1. Okay, so not a writer at the moment (I have several story ideas in my head that I am considering writing up but it seems so daunting at the moment!!) but I wanted to throw my opinion in. Chalk one up for the opposition. I LIKE the timeline in that story (the title fails me at the moment). I like the sense of unknown that the plot line brings. HOWEVER, I do think you do timelines well (e.g. The River and its beginning chapter conversations). So most definitely stick to what flows right with you. If you’re happy with the flow, then it will show in the writing.

  2. Thanks, Laura!
    I hadn’t changed the non-linear timeline so much as compressed it, in a way. Things happened faster, but on a re-read, it just didn’t work! So I’m changing it back and I think it’ll be stronger for it.
    And don’t worry about the old title. It’s getting a new one … to be determined. 🙂

  3. I definitely think you have to go with your gut. I know that I’ve politely declined suggestions from pre-readers. I’ve also had a lot of great ideas from others.

    The only regrets I’ve ever add as far as taking advice is putting more sex than was necessary in a fanfic story, and that was prompted by writing for a specific audience that expects that. I’ve since rethought my priorities when it comes to fanfic (and writing in general), so that pressure isn’t an issue anymore. It definitely wouldn’t ever be a problem in original writing.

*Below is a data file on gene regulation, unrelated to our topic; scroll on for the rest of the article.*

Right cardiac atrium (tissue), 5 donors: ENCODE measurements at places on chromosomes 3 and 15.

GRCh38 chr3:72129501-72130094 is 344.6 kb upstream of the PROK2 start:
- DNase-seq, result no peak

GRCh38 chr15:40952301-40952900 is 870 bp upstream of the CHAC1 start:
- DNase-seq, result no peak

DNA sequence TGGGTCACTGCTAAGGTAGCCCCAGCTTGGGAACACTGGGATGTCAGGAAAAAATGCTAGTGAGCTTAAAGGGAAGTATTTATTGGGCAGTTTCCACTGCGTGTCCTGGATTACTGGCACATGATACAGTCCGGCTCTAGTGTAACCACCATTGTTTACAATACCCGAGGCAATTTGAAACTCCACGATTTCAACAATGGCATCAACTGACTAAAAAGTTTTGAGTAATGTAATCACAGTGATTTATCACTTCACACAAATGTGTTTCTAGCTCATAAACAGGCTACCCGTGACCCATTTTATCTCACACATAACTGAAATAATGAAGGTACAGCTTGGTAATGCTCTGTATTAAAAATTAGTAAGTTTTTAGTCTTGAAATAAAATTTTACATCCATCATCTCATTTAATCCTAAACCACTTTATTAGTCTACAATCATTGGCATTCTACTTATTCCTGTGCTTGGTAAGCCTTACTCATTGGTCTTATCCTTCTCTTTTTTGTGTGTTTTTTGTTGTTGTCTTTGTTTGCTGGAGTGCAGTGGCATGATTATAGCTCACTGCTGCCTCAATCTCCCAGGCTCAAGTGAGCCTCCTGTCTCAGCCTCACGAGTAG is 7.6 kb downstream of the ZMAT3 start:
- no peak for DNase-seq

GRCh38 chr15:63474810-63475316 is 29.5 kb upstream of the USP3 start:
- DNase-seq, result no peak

I’m stubborn and opinionated, but I also doubt myself often and those tendencies tend to balance me out as far as taking advice. I also think it’s important to seek feedback from a diverse group of people.

    Ultimately it’s your story, you have to do what feels right, but sometimes you don’t know until you try. Experimenting with different approaches can ultimately make the story better in the end. And let me know when you’ve revised again so I can have a look!

  4. I’m reading CH’s Lily Bard books at the moment and it’s amazing how many things she has literally re-used in the SVM books. A character called Claude and a mention of a Gracious Plenty being two of the biggies.
    She’s basically re-written and adopted (rather than adapted) material she created in one novel across to another. If she can do it – you can do it. Feedback is all good and well however you should be writing on your own terms. It’s something so personal that any attempt at collaboration (in any way) seems counterintuitive. Ultimately it has to be your vision otherwise you are never going to nail it and be 100% happy with the end result.
    I can’t wait to read it even though that means wishing the summer away!

    • Thanks! You know, it was a suggestion, but I’m the one who chose to take it, so like I said, it was a good lesson to learn!

      Thanks for your enthusiam for the story! 😀

      I have to say, I also really enjoyed the Lily Bard books. I found that character to be wonderfully understated. Hope you enjoyed them!